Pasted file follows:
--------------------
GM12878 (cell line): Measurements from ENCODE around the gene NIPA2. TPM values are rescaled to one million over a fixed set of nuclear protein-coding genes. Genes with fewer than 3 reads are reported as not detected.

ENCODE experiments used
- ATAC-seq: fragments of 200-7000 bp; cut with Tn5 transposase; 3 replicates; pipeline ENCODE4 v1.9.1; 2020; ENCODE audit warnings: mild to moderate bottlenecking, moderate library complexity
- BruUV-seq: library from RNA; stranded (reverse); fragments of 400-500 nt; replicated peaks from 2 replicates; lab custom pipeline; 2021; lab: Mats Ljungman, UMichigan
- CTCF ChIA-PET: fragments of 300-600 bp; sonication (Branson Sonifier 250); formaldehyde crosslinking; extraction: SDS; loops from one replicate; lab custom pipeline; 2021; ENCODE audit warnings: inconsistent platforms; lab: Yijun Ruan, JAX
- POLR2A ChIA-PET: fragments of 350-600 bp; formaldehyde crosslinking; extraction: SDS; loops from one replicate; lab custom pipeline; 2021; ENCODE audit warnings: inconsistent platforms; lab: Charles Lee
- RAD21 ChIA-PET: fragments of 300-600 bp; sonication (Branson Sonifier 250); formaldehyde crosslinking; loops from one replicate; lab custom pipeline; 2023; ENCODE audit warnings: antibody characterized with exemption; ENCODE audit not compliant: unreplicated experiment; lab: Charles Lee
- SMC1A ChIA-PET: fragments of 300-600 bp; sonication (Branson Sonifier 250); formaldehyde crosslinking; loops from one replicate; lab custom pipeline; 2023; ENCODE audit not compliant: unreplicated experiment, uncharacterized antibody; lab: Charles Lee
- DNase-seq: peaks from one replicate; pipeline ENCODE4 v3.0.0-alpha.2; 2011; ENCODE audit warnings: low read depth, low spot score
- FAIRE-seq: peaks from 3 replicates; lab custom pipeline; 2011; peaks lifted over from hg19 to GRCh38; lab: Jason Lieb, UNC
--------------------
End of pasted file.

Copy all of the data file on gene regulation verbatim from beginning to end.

GM12878 (cell line): Measurements from ENCODE around the gene NIPA2. TPM values are rescaled to one million over a fixed set of nuclear protein-coding genes. Genes with fewer than 3 reads are reported as not detected.

ENCODE experiments used
- ATAC-seq: fragments of 200-7000 bp; cut with Tn5 transposase; 3 replicates; pipeline ENCODE4 v1.9.1; 2020; ENCODE audit warnings: mild to moderate bottlenecking, moderate library complexity
- BruUV-seq: library from RNA; stranded (reverse); fragments of 400-500 nt; replicated peaks from 2 replicates; lab custom pipeline; 2021; lab: Mats Ljungman, UMichigan
- CTCF ChIA-PET: fragments of 300-600 bp; sonication (Branson Sonifier 250); formaldehyde crosslinking; extraction: SDS; loops from one replicate; lab custom pipeline; 2021; ENCODE audit warnings: inconsistent platforms; lab: Yijun Ruan, JAX
- POLR2A ChIA-PET: fragments of 350-600 bp; formaldehyde crosslinking; extraction: SDS; loops from one replicate; lab custom pipeline; 2021; ENCODE audit warnings: inconsistent platforms; lab: Charles Lee
- RAD21 ChIA-PET: fragments of 300-600 bp; sonication (Branson Sonifier 250); formaldehyde crosslinking; loops from one replicate; lab custom pipeline; 2023; ENCODE audit warnings: antibody characterized with exemption; ENCODE audit not compliant: unreplicated experiment; lab: Charles Lee
- SMC1A ChIA-PET: fragments of 300-600 bp; sonication (Branson Sonifier 250); formaldehyde crosslinking; loops from one replicate; lab custom pipeline; 2023; ENCODE audit not compliant: unreplicated experiment, uncharacterized antibody; lab: Charles Lee
- DNase-seq: peaks from one replicate; pipeline ENCODE4 v3.0.0-alpha.2; 2011; ENCODE audit warnings: low read depth, low spot score
- FAIRE-seq: peaks from 3 replicates; lab custom pipeline; 2011; peaks lifted over from hg19 to GRCh38; lab: Jason Lieb, UNC